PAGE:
Despite the spotlight on this important topic, the World Mental Health Summit fell short of expectations. Much remains to be done to provide emergency psychosocial support to the 160 million children living with war.
More than 2,000 ministers, aid workers and experts gathered in Paris last week for the two-day ministerial summit, “Mind Our Rights, Now! The summit focused on mental health and psychosocial support as a basic human right. Globally, it is estimated that more than 13% of adolescents between the ages of 10 and 19 live with a diagnosed mental disorder. Children living with war are among the most vulnerable groups and are often denied access to quality treatment.
Despite growing recognition of the importance of mental health and candid statements, the summit ended without a clear commitment from governments and international organizations.
“All children and adolescents have the right to quality mental health care – this statement is simple,” said Mark Jordans, director of research and development at War Child and professor of child and adolescent mental health. “But the question of achievement is much more complex and we need everyone – policy makers, researchers, young people, leaders and mental health professionals – to join us.”
22 years old Patrick kumi reminded the summit of the multiple cultural barriers to accessing mental health care in war zones, refugee camps and other conflict-affected contexts.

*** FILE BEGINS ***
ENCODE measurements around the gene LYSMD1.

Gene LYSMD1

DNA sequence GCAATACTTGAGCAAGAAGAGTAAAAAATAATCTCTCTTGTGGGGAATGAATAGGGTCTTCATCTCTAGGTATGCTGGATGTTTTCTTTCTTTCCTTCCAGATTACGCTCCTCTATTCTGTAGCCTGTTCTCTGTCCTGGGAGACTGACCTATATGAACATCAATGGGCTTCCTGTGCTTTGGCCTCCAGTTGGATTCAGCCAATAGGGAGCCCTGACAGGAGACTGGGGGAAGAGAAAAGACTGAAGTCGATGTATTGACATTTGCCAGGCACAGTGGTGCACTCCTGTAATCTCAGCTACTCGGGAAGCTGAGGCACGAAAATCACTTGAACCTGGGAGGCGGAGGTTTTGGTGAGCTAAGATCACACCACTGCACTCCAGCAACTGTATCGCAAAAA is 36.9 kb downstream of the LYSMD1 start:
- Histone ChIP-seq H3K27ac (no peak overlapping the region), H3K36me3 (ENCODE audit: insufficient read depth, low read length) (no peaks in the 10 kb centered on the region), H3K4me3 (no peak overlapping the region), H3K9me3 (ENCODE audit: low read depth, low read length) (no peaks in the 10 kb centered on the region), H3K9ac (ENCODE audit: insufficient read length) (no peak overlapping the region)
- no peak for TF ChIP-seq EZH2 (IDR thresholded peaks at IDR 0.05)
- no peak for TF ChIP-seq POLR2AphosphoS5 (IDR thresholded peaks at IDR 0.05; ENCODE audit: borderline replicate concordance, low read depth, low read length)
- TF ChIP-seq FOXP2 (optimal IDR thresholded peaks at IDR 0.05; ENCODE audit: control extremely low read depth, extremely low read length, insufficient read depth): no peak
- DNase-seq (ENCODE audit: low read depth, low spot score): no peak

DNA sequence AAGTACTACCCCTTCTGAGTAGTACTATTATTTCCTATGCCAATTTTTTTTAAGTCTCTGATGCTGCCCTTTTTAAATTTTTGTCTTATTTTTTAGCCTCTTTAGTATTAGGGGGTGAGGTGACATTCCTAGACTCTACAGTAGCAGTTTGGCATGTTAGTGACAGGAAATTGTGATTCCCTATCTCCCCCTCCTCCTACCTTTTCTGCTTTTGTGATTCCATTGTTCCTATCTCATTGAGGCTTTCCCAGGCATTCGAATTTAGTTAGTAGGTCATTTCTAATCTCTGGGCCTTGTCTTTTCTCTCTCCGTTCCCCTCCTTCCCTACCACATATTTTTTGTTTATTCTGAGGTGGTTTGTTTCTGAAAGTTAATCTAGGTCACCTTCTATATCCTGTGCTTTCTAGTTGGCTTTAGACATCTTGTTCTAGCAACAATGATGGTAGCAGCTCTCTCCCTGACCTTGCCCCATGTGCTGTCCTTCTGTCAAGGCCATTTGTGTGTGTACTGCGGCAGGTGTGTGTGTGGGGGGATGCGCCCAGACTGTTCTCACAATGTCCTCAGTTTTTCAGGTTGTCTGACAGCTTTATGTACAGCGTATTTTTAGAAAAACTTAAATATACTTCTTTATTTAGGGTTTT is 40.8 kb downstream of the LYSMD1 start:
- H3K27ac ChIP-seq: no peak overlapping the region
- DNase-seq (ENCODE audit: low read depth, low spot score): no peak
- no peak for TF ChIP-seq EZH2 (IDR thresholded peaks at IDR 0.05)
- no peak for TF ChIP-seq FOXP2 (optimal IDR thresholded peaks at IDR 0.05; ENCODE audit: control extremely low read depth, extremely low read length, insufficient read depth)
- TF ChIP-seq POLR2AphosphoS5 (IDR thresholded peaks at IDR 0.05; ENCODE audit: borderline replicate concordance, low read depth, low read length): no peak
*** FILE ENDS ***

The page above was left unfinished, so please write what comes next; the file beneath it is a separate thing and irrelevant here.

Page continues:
It is essential that young people, their caregivers and communities have the tools to meaningfully engage and shape the way mental health and psychosocial support is provided in their context.
“How do we know if a child is better off; if they lose or win from an intervention? Kumi said. “Involve us – children, young people – in the design, monitoring and evaluation of these projects. Train us to be the gatekeepers of these services and to hold us to account. “
So what’s stopping the world from putting words into action? “Frankly speaking – the money,” Professor Jordans said. “Mental health and psychosocial support, once established and operational, does not need to be expensive. It’s about getting it started and scaling up quality evidence-based interventions that require investment.
The MHPSS Collaborative – a hub of key academic and humanitarian actors in the field of mental health and psychosocial support – expressed disappointment at the lack of concrete commitments. “COVID-19 has taught us that no one is immune to mental health problems,” says Leslie Snider, director of the MHPSS Collaborative. “What we can’t afford to do is lose that momentum or break our promises. “
In collaboration with the collaborative and international NGO defending the rights of the child Terre des Hommes, War Child calls on governments to release $ 1.4 billion in funding to expand the provision of psychosocial support in fragile contexts and affected by conflict. “We’ve had discussions, we know what to do,” says Jordans. “Now we have to put words into action. “